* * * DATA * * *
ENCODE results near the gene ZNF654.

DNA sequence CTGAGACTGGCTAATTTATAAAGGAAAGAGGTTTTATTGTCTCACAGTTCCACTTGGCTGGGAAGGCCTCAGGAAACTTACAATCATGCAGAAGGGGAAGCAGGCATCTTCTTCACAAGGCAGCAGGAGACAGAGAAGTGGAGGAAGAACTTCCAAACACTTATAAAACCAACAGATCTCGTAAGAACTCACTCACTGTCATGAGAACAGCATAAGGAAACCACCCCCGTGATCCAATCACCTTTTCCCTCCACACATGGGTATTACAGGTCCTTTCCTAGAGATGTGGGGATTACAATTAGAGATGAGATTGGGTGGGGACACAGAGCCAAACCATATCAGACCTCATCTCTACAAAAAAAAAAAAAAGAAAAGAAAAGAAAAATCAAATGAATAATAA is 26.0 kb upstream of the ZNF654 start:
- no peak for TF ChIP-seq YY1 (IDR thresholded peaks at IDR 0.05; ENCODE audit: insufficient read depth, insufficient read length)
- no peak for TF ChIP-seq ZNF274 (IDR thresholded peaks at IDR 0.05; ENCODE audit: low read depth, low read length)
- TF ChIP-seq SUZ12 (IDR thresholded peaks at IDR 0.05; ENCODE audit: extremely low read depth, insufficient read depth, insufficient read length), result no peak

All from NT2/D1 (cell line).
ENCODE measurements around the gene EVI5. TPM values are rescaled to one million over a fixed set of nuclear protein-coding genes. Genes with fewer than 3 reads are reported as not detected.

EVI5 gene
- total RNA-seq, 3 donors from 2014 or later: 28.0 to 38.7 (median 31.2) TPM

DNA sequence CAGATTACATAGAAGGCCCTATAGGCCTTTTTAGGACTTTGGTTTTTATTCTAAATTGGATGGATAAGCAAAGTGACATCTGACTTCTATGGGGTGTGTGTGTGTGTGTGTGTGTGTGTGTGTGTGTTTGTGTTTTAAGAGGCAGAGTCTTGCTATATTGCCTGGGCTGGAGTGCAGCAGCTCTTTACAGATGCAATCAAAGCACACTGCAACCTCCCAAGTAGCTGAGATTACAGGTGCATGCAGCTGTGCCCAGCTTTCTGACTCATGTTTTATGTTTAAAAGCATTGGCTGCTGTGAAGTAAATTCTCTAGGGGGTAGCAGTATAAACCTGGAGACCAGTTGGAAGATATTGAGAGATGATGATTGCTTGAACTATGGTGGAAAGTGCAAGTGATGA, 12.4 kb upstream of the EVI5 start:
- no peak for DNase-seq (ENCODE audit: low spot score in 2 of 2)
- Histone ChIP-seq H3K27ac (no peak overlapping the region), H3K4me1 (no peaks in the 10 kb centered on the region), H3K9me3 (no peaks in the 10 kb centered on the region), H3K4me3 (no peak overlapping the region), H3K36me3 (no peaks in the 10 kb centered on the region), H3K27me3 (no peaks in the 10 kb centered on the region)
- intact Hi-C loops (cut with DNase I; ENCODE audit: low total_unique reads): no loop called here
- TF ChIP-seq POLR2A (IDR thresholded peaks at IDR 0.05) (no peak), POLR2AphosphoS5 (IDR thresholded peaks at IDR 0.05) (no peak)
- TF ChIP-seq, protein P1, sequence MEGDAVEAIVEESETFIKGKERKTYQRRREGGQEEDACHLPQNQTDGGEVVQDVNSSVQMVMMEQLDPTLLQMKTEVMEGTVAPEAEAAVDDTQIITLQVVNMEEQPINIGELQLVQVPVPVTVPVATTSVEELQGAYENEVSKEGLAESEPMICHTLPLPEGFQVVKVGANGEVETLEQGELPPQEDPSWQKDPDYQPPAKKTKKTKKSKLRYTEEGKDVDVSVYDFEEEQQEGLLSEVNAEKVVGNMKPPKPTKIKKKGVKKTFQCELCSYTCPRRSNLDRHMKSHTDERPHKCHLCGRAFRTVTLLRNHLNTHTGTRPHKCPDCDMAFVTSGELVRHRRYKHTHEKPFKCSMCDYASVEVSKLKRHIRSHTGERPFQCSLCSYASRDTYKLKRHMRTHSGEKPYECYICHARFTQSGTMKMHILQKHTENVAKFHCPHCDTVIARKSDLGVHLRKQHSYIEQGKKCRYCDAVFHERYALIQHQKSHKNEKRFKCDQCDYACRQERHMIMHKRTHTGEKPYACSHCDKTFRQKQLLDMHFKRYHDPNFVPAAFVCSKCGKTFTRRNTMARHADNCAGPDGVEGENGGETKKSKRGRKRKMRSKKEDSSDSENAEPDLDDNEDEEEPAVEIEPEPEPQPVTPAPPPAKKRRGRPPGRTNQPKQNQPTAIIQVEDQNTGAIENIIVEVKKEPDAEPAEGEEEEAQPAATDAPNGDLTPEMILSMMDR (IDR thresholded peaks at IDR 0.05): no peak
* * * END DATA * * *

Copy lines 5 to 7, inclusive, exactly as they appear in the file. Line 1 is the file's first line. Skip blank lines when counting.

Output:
- TF ChIP-seq SUZ12 (IDR thresholded peaks at IDR 0.05; ENCODE audit: extremely low read depth, insufficient read depth, insufficient read length), result no peak

All from NT2/D1 (cell line).
ENCODE measurements around the gene EVI5. TPM values are rescaled to one million over a fixed set of nuclear protein-coding genes. Genes with fewer than 3 reads are reported as not detected.